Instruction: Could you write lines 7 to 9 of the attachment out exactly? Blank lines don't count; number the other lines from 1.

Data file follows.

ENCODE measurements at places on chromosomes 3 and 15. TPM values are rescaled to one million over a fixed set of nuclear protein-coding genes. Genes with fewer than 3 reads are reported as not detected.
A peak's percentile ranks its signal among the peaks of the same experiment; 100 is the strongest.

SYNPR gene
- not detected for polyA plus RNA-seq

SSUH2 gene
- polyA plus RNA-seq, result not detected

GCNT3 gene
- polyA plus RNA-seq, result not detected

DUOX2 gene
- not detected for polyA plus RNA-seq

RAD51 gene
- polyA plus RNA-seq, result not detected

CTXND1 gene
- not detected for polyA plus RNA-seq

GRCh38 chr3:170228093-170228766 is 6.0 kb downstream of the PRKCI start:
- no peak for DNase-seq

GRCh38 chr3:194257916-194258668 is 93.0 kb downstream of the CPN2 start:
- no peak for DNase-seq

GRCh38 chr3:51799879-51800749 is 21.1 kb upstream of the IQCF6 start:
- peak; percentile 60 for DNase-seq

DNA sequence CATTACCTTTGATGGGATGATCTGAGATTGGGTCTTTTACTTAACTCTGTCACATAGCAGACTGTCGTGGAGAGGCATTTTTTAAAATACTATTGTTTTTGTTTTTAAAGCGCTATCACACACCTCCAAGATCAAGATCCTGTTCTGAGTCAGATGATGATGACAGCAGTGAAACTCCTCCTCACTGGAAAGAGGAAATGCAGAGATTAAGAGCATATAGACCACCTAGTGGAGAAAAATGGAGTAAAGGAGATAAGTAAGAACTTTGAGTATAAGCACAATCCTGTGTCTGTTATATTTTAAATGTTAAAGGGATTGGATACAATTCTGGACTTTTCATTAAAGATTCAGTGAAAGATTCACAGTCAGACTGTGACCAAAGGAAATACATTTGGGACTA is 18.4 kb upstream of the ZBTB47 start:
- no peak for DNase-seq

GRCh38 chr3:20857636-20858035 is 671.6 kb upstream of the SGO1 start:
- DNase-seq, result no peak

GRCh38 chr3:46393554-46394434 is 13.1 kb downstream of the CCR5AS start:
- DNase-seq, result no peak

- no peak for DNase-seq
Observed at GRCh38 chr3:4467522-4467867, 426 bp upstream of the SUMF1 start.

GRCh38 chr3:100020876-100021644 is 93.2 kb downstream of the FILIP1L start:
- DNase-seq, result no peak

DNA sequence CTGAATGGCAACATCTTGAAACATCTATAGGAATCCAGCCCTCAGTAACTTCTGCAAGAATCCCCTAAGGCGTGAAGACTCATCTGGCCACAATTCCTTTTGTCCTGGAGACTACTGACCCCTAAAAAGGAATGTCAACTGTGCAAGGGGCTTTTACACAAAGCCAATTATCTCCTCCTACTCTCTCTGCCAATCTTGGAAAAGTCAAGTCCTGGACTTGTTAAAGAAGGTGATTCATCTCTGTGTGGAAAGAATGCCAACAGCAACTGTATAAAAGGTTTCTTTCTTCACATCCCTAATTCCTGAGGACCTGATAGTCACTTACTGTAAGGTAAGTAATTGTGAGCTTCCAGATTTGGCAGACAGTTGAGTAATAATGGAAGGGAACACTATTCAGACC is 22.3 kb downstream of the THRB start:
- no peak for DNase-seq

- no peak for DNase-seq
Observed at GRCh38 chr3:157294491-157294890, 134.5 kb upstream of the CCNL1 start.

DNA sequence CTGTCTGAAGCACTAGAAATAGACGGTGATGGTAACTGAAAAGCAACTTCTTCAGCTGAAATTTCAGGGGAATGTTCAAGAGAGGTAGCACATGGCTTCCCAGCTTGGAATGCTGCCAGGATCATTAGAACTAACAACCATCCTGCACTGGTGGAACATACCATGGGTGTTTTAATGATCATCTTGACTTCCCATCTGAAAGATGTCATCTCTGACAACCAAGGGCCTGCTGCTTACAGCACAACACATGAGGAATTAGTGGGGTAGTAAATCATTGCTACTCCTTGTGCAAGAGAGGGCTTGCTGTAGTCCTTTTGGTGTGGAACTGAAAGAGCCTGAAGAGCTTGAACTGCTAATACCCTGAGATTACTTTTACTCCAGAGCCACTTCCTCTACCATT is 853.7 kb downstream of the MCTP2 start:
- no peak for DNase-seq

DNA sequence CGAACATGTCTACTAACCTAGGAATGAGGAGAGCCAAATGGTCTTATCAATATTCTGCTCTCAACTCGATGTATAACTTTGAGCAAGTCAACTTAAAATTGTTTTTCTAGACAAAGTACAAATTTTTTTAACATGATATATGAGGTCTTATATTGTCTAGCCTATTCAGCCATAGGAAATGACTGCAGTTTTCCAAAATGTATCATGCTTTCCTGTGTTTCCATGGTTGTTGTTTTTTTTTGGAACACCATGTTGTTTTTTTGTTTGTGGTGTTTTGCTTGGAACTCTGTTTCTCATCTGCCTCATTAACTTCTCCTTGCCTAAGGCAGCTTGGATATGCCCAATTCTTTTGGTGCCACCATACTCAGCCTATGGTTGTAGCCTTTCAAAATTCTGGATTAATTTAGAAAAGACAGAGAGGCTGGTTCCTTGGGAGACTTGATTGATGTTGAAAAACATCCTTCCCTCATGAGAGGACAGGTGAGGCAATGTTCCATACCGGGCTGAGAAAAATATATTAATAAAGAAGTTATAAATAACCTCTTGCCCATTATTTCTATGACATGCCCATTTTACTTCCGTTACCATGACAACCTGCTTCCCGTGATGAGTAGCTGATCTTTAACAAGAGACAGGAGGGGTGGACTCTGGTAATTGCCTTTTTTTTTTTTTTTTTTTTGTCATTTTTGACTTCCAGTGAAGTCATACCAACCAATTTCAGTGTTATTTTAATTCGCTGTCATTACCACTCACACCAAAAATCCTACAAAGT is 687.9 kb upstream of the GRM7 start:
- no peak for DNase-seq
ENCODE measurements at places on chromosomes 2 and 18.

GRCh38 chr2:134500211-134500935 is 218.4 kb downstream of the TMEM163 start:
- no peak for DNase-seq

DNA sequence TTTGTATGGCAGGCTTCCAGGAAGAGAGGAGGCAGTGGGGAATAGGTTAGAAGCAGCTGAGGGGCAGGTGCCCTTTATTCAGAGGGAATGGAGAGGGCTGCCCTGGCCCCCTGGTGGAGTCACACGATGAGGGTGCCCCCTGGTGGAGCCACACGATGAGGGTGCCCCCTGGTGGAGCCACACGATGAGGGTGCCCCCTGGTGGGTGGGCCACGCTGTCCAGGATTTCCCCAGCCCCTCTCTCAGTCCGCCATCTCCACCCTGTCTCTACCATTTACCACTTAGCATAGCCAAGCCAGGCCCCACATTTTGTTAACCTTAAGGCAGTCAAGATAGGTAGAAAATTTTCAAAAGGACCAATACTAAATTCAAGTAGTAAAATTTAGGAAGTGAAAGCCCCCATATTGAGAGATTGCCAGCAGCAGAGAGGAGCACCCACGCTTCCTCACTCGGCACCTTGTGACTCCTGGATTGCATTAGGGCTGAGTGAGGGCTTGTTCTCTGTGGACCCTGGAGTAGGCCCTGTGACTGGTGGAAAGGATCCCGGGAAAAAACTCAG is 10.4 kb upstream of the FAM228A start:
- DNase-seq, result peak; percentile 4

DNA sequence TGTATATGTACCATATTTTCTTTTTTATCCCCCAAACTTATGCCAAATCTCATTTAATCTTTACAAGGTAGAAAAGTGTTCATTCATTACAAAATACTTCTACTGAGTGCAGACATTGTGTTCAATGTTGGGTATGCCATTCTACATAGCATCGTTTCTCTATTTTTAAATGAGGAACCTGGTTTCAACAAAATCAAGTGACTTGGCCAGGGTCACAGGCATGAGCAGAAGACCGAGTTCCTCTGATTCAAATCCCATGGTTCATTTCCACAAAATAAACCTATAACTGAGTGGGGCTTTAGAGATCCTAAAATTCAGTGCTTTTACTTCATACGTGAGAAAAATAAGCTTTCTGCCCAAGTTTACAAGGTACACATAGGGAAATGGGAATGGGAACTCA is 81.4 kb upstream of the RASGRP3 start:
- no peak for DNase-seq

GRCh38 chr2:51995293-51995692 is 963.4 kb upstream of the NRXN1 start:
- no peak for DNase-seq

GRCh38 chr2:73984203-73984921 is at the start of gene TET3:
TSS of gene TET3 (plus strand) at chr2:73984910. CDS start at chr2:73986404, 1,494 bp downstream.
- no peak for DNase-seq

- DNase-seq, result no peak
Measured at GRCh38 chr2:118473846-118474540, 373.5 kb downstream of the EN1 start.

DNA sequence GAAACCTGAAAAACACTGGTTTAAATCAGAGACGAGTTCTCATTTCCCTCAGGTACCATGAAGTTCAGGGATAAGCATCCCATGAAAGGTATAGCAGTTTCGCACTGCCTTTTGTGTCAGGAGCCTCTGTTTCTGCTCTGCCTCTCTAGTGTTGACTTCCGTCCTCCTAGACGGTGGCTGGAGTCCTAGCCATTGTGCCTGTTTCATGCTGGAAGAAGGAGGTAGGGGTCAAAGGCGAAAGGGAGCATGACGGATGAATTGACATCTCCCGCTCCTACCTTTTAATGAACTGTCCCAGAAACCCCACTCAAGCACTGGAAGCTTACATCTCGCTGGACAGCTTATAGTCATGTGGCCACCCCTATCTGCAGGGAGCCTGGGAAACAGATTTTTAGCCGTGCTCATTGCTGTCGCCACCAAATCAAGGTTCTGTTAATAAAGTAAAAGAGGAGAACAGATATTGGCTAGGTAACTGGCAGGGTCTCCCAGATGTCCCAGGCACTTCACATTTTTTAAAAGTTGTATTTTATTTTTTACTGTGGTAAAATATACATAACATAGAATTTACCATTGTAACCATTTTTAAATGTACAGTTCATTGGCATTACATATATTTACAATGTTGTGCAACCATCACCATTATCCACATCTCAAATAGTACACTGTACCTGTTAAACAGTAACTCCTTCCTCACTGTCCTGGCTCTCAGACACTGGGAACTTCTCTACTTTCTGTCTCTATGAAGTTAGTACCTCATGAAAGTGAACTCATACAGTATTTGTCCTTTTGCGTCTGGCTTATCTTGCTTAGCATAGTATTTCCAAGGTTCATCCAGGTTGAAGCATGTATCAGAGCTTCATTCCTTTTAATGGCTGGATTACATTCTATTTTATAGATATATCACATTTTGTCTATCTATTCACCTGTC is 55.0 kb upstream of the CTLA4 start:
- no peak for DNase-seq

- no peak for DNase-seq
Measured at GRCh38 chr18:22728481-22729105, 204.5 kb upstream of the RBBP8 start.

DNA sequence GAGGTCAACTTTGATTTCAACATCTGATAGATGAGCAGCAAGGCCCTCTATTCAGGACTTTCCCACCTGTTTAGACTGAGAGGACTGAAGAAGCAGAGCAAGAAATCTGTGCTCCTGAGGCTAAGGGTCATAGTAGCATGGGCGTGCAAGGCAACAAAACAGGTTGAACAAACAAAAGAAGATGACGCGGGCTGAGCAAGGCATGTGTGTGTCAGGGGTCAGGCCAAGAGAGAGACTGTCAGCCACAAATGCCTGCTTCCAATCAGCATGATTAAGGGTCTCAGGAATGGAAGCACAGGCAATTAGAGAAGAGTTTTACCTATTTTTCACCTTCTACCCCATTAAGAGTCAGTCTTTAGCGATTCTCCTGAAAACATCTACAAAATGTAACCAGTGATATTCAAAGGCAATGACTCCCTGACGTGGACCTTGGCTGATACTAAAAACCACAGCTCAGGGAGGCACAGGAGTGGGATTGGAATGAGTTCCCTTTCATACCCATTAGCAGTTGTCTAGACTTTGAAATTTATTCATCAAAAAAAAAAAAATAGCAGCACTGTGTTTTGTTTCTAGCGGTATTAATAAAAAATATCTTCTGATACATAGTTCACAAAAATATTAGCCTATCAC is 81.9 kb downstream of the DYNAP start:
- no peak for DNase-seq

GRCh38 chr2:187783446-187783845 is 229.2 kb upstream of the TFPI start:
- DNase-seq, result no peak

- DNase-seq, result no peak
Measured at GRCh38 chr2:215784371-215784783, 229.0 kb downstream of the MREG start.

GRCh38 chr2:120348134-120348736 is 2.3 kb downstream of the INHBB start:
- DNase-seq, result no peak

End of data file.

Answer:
GCNT3 gene
- polyA plus RNA-seq, result not detected

DUOX2 gene